Read this book naked. Or clothed. The rats are open-minded about that.

Sometimes a book just captures us with its brilliance, its subtlety, its language, its characters, or its plot.  Rarely, a book has all of that.  Even more rarely, that book is a picture book.  About rats.  Naked mole rats, actually.  But this one wins over my heart every time I read it.  It is rich with meaning and good life lessons without being preachy or losing its magically simple story.

Even though this is not an author who needs any plugs from me, this is a very special Mo Willems book that everyone should own.

Title: Naked Mole Rat Gets Dressed
Author: Mo Willems
: Picture Book
Age: Any.  Really.

Summary and Review:

This is a story about a naked mole rat named Wilbur who is a lot like the other naked mole rats in his colony except for one thing: he likes to get dressed.  This, as you can imagine, causes much embarrassment, outrage, and isolation.  The other naked mole rats simply cannot understand.  In a fit of anger, after every other attempt to explain to Wilbur that naked mole rats are, in fact, naked, they scream in unison (and in all caps) “NAKED MOLE RATS DON’T WEAR CLOTHES!”

At which point comes my absolute favorite part of the book, when Wilbur asks, simply, “Why not?”

And the hysteria begins.

Possible conversations to have with your kids:

There is so much to talk about in this book you could read it every night and still have a meaningful conversation!  In my view, the intended moral is that it’s okay to be different.  That it’s okay to challenge authority and accepted views and just be yourself.  And even though the idea that getting dressed could cause such social outrage seems a far-fetched fantasy, I would argue that it’s not.  Look at what kids wear to school and what they feel pressured to wear.  This book says that it’s okay to wear something different if that’s who you want to be.  It’s okay to be you.  This can be extended to anything outside of the fashion arena, and would make for a great conversation with any kid, whether they are visibly pushing social boundaries or not.

For a younger child, I think it’s okay to make the point that Wilbur isn’t hurting anyone other than himself in his quest to be different.  He isn’t trying to be different in a way that harms others.  For an older child, though, I would resist the temptation to preach, and instead ask them.  Is Wilbur hurting others?  The others certainly act like he is–they are angry enough.  How do we know when our actions hurt others beyond what is reasonable to freely express our own opinions?  What if Wilbur expressed himself by wearing clothes with “bad words” on it?  Would that be hurting others or would that be expressing himself?  There are a lot of simple examples you can give to your child to get them thinking about the all-important questions of respect, authority, and individualism.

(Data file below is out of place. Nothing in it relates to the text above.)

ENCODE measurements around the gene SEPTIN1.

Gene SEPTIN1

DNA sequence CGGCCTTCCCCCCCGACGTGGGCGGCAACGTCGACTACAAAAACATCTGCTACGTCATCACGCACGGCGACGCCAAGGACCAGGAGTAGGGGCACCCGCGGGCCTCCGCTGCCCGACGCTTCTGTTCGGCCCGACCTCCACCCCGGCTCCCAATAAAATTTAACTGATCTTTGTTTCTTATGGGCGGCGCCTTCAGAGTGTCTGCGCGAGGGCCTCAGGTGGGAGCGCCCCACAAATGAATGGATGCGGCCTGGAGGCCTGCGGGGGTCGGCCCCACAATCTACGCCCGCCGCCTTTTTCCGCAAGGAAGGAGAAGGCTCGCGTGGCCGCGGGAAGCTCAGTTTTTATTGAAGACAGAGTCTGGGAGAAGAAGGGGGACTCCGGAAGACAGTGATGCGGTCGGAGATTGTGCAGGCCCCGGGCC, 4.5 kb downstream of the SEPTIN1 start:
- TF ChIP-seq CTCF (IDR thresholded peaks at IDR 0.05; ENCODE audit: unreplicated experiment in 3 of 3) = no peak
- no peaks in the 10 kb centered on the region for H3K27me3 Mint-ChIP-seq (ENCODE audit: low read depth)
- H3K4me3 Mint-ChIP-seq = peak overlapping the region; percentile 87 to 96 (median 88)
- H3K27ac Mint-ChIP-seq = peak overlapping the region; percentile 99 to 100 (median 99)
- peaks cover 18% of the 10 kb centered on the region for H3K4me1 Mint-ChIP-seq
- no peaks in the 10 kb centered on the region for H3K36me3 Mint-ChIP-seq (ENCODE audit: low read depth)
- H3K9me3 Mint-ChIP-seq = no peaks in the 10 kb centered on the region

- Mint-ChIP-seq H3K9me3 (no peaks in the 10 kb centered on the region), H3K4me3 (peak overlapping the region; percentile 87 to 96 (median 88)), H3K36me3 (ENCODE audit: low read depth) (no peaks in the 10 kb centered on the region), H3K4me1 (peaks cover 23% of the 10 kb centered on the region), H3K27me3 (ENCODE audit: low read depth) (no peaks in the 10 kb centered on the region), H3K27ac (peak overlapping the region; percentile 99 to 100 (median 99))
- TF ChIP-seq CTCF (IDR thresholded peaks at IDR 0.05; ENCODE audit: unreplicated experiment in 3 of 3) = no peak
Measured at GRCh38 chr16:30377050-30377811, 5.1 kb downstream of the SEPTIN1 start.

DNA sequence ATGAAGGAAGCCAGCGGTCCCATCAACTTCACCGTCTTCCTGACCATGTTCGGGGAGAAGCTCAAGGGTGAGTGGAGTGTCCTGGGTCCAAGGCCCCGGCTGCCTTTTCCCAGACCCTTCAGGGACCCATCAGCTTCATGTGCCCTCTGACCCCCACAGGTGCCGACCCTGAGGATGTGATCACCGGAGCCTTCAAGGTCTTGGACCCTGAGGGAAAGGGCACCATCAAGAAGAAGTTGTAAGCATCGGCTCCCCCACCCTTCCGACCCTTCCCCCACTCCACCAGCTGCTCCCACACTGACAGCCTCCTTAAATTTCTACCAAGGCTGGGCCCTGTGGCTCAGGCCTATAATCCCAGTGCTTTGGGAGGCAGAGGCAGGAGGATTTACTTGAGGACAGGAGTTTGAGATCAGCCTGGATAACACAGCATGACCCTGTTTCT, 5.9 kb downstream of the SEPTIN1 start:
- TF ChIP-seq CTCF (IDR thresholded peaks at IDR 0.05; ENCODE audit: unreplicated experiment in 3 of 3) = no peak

Also, I really think it’s important to focus on that one page where Wilbur asks “Why not?”  This is a critical question.  The tradition of nakedness certainly stands in his colony of naked mole rats.  The other naked mole rats certainly believe in it with unwavering strength.  But do they understand why?  Teaching kids to respectfully question what they are taught opens their minds to new ideas and new analyses of old ideas.

As a middle school teacher, I saw a lot of adolescents come through my classroom doors from elementary school.  A lot of them were used to getting good grades, if not straight A’s.  They had breezed through the last few years by following directions and memorizing facts.  But now that the curriculum was getting more complex, they were struggling.  It wasn’t all about memorization anymore.  We wanted them to think. Sometimes, the kids who had lower grades but more experience thinking critically would do better in the higher-level thinking classes of middle and upper school.  It was often easier to help lay foundational knowledge and study skills than it was to teach someone to ask good questions and think about what they were learning.  So I would vehemently argue that it’s never too early (or too late) to teach your kids to think.  Books like this are perfect.  Wilbur is a good role model: he thinks outside the box, he believes in himself, he respects others, and he asks a crucial, meaningful question.

Why not?

Why not, indeed.  Couldn’t we all use a little more “why not” in our lives?

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